By Jim Melwert

PHILADELPHIA (CBS) — With overdose now the leading cause of death for people under 50 in the United States, there’s an on-going push for changes in how narcotic pain killers are prescribed.

Montgomery County commissioner Dr. Val Arkoosh, an anesthesiologist before she got into politics, says there’s been significant progress in educating physicians but, she says, there is still work to be done.

Arkoosh says patients, or parents of patients, need to know they can tell their care-giver they don’t want opioids, and she says there are options, such as acetaminophen or ibuprofen.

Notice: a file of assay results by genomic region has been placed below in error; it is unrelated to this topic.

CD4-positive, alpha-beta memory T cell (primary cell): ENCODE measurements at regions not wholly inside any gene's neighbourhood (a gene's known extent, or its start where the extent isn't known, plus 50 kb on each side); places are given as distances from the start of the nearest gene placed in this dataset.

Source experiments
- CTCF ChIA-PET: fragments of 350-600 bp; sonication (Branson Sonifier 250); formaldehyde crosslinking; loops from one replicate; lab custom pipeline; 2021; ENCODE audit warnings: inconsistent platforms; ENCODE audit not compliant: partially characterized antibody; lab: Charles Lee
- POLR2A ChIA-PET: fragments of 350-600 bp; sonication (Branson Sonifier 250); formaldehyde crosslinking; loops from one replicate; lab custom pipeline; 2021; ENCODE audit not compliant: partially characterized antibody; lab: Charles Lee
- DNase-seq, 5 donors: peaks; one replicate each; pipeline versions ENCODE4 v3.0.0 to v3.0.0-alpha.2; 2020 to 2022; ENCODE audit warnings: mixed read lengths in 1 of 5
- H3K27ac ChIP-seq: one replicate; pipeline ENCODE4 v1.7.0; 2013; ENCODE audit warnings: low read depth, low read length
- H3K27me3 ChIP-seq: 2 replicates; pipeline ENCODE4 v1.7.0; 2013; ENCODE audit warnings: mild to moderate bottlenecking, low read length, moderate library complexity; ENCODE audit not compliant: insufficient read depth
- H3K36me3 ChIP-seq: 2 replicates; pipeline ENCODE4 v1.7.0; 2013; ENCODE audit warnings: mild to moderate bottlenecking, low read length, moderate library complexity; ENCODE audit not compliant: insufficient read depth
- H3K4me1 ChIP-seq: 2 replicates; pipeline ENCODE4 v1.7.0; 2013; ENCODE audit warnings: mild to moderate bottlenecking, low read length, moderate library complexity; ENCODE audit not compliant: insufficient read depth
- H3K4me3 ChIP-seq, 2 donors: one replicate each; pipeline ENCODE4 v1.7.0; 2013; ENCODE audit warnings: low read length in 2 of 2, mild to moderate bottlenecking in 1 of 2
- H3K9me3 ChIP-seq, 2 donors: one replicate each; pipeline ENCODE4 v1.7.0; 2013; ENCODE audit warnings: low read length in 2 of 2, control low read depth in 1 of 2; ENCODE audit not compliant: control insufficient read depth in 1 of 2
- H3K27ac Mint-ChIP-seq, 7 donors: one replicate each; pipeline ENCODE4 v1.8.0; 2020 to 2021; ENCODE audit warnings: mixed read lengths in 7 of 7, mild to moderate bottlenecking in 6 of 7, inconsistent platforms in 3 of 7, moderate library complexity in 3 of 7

“There is another medication called Ketorolac, which is similar to ibuprofen, that is almost as effective as morphine as a pain reliever but is not a narcotic, has no addictive properties to it,” she explained.

Arkoosh says if the physician feels strongly that the patient will need an opioid, they should ask for a prescription for just a couple of days.

She also says there is a push to get insurance companies to cover alternative treatments such as acupuncture, massage, or physical therapy so pain meds aren’t needed.